Soon we’ll be in a nicer, more central suburb where I don’t stand out quite so much and where people are too busy to care anyway. Even with all of that though, it’s lovely to be back in Mexico: to eat the food, hear the language and be part of such a crazy, busy, colourful city where there is always something on. The economy is developing rapidly and you can see signs of it everywhere. Inevitably (or not?) a large percentage of the population is being left behind, and as always you can see signs of that, too. But we are finally back where it all began for our little family. Funnily enough we are staying a street called Belén. My partner and I met at a house-party in Casa Belén – a house named after its street – in a different Mexican city, all those years ago. If that’s not auspicious I don’t know what is. So you just go right ahead and bring it on Mexico!

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5 thoughts on “Mama’s in Mexico City

  1. I am happy to find your blog 🙂 My husband’s job is moving us to Mexico City this summer and I am interested in learning more until I am there learning it first hand 🙂 I have 3 children ages 6,5 and almost 3. What central location do you think you will move to?

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    • Most expat families seem to favour Santa Fe, Polanco etc. It’s green, very safe, and very expensive/exclusive.
      People wanting more of a hipster spot live in Condesa or Roma where all the bars, street-art, cafes etc are. Fantastic areas for night-life and weekend brunches – I stayed there with my parents and friends when I got married – but just a bit out of our price-range this time around (>$15k MXN).
      We are moving to Narvarte / Del Valle area, which is middle-class Mexico (some upper-middle) where it is safe, still has lots of cafes, shops and restaurants. It is a pretty traditional area for Mexican families but not at all uncomfortable as a foreigner. You can find two bedroom places for $9k MXN.
      Everyone has a different view on the sort of Mexico they want for their family and for many it might be as simple as picking somewhere right by work so they don’t lose their days in traffic congestion or packed metro carriages. For me, if you live in a gated community surrounded only by expats and the super rich, what was the point of coming?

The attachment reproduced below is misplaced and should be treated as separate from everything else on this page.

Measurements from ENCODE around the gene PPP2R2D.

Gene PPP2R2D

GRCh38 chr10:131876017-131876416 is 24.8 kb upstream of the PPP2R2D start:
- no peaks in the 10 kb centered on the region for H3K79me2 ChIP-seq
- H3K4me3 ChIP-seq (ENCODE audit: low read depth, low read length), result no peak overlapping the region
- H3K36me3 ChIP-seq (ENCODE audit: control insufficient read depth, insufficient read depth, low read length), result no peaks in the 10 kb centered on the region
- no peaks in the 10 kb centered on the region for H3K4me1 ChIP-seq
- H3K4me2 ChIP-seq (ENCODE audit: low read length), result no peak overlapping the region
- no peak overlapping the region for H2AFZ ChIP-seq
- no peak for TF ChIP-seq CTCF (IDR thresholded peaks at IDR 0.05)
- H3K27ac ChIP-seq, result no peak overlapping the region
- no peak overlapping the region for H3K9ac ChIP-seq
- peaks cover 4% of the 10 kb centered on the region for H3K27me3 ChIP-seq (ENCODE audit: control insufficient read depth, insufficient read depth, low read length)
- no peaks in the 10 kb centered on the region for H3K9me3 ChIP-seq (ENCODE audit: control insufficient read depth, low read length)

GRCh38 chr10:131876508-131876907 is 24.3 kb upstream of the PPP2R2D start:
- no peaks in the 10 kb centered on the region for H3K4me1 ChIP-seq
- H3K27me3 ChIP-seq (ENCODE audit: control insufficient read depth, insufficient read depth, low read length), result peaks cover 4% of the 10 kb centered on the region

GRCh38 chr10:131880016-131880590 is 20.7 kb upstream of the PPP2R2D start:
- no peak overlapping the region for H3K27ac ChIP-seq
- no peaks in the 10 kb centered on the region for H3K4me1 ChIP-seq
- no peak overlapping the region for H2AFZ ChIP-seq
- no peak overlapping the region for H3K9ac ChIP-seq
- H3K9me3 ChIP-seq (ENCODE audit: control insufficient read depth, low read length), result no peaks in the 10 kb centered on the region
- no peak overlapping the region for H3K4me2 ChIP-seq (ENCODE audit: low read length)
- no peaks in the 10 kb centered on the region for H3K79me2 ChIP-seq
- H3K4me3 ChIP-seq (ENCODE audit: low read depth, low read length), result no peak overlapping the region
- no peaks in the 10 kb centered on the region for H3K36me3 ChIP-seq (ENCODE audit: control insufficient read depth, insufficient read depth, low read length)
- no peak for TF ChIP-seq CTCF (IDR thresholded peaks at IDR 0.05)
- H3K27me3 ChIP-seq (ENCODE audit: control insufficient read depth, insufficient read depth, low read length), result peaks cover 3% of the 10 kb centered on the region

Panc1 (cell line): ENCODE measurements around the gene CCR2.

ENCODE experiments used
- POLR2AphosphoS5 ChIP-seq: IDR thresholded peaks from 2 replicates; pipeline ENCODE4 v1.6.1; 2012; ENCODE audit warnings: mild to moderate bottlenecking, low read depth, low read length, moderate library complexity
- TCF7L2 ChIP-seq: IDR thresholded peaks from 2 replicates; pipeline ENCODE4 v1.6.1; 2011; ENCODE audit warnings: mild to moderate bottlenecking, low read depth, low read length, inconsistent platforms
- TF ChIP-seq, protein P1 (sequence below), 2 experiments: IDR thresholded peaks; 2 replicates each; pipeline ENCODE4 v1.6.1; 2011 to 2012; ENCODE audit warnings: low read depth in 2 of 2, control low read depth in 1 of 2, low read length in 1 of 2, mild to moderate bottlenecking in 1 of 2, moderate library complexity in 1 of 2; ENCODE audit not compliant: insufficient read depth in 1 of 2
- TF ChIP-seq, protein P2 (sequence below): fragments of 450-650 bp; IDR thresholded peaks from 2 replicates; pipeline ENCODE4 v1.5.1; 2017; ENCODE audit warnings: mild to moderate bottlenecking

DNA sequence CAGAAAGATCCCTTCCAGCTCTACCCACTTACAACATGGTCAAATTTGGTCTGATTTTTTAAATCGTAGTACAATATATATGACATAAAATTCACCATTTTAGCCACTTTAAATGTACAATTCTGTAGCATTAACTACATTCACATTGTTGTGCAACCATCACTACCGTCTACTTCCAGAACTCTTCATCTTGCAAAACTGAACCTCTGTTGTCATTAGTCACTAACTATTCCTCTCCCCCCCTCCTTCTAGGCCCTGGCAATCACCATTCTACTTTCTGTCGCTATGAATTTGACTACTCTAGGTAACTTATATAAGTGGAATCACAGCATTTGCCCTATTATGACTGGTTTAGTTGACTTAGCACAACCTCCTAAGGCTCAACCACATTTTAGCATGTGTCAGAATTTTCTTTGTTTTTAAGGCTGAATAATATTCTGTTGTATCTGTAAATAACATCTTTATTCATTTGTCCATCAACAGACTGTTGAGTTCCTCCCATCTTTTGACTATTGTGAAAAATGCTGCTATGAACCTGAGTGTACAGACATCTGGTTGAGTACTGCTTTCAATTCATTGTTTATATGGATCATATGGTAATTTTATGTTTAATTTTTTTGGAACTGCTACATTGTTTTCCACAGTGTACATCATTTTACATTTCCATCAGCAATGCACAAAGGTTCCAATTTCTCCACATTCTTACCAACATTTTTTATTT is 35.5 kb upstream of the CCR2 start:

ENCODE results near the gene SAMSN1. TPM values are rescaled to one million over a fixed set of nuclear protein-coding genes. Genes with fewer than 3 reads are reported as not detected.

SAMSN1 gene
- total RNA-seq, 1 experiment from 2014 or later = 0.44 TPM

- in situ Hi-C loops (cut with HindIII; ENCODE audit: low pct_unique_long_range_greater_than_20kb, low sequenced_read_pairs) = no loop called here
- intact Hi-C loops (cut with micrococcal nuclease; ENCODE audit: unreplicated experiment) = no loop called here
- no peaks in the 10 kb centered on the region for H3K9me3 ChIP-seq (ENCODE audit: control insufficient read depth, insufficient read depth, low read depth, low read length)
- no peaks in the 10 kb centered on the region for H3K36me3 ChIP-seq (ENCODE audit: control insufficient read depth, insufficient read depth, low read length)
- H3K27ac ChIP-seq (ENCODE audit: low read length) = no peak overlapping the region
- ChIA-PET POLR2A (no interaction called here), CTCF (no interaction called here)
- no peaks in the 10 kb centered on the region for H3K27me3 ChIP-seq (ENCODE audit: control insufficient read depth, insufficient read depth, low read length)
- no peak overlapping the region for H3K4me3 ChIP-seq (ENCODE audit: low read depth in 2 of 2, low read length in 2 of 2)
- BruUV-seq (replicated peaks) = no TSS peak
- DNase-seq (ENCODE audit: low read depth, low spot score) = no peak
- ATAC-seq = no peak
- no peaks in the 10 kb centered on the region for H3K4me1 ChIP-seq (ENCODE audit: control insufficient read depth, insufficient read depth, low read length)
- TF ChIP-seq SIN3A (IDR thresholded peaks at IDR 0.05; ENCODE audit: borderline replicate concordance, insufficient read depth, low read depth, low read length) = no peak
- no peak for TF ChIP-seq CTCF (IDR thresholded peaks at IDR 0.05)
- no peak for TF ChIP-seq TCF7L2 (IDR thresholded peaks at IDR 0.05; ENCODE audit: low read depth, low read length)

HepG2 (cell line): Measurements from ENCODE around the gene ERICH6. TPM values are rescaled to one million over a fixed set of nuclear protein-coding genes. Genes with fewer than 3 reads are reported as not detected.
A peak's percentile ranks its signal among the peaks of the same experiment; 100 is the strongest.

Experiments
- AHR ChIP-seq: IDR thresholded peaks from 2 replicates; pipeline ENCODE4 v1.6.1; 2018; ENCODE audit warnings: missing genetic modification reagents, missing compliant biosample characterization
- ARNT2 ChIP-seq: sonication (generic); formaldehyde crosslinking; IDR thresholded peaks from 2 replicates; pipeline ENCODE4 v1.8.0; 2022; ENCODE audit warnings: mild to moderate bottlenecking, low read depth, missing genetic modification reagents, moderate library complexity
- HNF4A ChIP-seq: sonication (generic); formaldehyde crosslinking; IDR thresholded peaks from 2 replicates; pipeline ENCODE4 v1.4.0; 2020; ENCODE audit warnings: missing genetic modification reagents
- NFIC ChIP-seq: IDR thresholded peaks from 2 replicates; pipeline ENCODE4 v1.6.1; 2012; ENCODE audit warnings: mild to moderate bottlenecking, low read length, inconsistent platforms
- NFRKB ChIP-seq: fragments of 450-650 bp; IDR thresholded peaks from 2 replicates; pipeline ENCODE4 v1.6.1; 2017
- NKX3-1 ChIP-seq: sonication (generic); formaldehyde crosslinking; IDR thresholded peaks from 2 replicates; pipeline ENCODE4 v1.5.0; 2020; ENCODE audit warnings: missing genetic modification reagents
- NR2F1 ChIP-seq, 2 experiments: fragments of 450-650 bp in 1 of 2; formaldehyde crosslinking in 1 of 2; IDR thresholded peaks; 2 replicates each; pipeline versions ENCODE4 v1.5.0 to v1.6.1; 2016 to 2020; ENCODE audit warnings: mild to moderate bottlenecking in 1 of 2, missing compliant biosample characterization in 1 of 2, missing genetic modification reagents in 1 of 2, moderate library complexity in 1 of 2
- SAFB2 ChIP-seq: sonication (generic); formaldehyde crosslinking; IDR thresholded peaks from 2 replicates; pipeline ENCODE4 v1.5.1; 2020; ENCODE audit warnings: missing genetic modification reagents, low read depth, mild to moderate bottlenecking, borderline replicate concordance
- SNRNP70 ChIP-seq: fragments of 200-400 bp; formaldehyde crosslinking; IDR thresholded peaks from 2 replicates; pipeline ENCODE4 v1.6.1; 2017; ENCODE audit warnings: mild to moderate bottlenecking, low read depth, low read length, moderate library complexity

Once you decide on your neighbourhood be wary of the street you settle on; try for something central to that suburb, near transport like Metro. Like anywhere else in the world, Real Estate will call something ‘Roma’ or ‘Del Valle’ when it’s really just a few blocks into the next suburb and just like anywhere else, a few blocks in any direction can mean a very different feel in terms of safety or rental values.
      The quality of the house you can afford is important too. If you are home with the kids all day, a decent coffee and a park in walking distance are important, as is the security of the building (doormen are the norm in apartment blocks), and even the view from your windows. Staring at busy roads or concrete buildings is not good for the soul!

      Internations has articles and expat forums where you can get other people’s opinions on best place for your family.

      Best of luck!

      Liked by 1 person

      • Thanks! We were looking at Condesa to be close to my husband’s job but are now looking towards Coyoacan where we can get more room for less $. Thankful my husband has a coworker who is a great source of knowledge 😀 I stay at home and homeschool our children so I appreciate your suggestions!

        Liked by 1 person

  2. Pingback: The Blog & I | Spilling the Beans